The Lincoln Savings and Loan Association of Irvine, California was the financial institution at the heart of the Keating Five scandal. Through the early 1980s, Lincoln was a conservatively run enterprise. Almost half its assets were in home loans and only a quarter were considered “at-risk” investments. It had slow growth at best, and sustained losses for several years until 1983, when it made a profit of a few million dollars.
In February 1984, Charles Keating became the head of Lincoln. As Chairman of a home construction company, American Continental Corporation (ACC), he purchased Lincoln for $51 million. Keating fired the existing management and, over the next four years, Lincoln’s assets increased from $1.1 billion to $5.5 billion. Keating took keen advantage of savings and loan associations’ deregulation in the early 1980s, which allowed them to make highly risky investments with their depositors’ money. In February 1985, Alan Greenspan sent a letter to officials of the Federal Home Loan Bank of San Francisco. The letter supported Lincoln’s application for an exemption to a Bank Board rule forbidding the bank from using large amounts of capital for certain risky investments.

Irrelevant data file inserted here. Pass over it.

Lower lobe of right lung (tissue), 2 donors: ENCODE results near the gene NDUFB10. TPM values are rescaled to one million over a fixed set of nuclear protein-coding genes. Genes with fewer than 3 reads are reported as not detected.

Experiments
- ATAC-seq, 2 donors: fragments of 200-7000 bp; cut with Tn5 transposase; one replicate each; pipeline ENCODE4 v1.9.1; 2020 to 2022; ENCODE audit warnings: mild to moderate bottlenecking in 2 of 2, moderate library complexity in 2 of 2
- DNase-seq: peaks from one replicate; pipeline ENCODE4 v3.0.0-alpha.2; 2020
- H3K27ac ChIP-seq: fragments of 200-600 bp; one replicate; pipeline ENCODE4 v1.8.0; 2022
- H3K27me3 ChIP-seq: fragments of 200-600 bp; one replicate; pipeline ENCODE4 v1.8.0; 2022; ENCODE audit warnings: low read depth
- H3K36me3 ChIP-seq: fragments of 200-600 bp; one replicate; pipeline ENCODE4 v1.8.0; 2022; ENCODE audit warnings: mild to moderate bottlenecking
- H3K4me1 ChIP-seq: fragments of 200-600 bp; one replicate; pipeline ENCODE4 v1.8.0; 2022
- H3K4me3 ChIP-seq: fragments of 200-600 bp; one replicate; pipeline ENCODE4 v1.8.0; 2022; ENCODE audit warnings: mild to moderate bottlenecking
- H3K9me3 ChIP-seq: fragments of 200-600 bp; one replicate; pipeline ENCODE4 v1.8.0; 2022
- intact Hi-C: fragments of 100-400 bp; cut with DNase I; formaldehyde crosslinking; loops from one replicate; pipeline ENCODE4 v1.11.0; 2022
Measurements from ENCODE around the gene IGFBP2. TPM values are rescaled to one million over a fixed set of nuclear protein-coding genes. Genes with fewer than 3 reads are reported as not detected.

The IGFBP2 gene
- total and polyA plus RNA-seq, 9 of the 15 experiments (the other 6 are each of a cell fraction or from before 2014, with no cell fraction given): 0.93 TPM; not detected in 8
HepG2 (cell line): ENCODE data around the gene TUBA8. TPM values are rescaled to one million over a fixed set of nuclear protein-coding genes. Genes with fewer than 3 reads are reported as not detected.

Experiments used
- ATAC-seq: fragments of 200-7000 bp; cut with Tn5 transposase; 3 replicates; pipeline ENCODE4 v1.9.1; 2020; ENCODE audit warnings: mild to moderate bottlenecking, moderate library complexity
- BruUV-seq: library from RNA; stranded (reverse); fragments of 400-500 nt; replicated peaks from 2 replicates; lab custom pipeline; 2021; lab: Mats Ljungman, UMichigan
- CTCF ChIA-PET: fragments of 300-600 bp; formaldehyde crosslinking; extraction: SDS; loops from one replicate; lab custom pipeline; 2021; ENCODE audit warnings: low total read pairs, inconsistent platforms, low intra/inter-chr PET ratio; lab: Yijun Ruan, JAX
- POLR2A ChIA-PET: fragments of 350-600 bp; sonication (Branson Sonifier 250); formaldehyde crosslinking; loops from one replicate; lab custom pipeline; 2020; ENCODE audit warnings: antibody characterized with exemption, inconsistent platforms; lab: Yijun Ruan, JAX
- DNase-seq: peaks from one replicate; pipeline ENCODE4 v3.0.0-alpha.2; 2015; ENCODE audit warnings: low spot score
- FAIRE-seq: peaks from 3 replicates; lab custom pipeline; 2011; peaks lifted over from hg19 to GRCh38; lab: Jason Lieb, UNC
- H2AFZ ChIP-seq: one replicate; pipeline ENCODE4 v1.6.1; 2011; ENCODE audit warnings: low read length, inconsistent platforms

When ACC went bankrupt in 1989, more than 21,000 investors, many of whom were elderly, lost their life savings. The losses totaled around $285 million: Many investors held securities backed by the parent company rather than deposits in a Federally insured account. This distinction was apparently lost on many if not most of Lincoln’s customers until it was too late. When the Federal government seized Lincoln, it still covered almost $3 billion of the company’s losses. Many creditors were made whole. The government then attempted to liquidate the seized assets through its Resolution Trust Corporation. This was often done at pennies on the dollar compared to what the property had allegedly been worth and the valuation at which loans against it had been made. Charles Keating was sent to prison for fraud, but was later released on appeal.